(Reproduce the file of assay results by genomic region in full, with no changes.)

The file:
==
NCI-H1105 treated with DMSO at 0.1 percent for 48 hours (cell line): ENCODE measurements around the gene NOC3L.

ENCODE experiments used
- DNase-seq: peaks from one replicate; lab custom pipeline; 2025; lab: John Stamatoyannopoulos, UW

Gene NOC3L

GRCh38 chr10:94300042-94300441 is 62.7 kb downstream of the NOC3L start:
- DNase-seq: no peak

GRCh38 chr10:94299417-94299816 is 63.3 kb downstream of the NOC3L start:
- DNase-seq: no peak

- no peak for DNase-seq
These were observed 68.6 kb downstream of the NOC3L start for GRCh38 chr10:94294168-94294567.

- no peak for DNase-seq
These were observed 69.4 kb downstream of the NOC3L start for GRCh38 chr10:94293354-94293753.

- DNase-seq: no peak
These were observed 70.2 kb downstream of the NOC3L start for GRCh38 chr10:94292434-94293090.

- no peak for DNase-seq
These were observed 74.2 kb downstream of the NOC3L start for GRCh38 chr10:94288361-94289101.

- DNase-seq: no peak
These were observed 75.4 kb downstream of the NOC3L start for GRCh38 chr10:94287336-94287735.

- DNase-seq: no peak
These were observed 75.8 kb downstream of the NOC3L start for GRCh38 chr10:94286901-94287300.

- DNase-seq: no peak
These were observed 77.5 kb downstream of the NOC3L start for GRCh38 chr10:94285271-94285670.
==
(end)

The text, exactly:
NCI-H1105 treated with DMSO at 0.1 percent for 48 hours (cell line): ENCODE measurements around the gene NOC3L.

ENCODE experiments used
- DNase-seq: peaks from one replicate; lab custom pipeline; 2025; lab: John Stamatoyannopoulos, UW

Gene NOC3L

GRCh38 chr10:94300042-94300441 is 62.7 kb downstream of the NOC3L start:
- DNase-seq: no peak

GRCh38 chr10:94299417-94299816 is 63.3 kb downstream of the NOC3L start:
- DNase-seq: no peak

- no peak for DNase-seq
These were observed 68.6 kb downstream of the NOC3L start for GRCh38 chr10:94294168-94294567.

- no peak for DNase-seq
These were observed 69.4 kb downstream of the NOC3L start for GRCh38 chr10:94293354-94293753.

- DNase-seq: no peak
These were observed 70.2 kb downstream of the NOC3L start for GRCh38 chr10:94292434-94293090.

- no peak for DNase-seq
These were observed 74.2 kb downstream of the NOC3L start for GRCh38 chr10:94288361-94289101.

- DNase-seq: no peak
These were observed 75.4 kb downstream of the NOC3L start for GRCh38 chr10:94287336-94287735.

- DNase-seq: no peak
These were observed 75.8 kb downstream of the NOC3L start for GRCh38 chr10:94286901-94287300.

- DNase-seq: no peak
These were observed 77.5 kb downstream of the NOC3L start for GRCh38 chr10:94285271-94285670.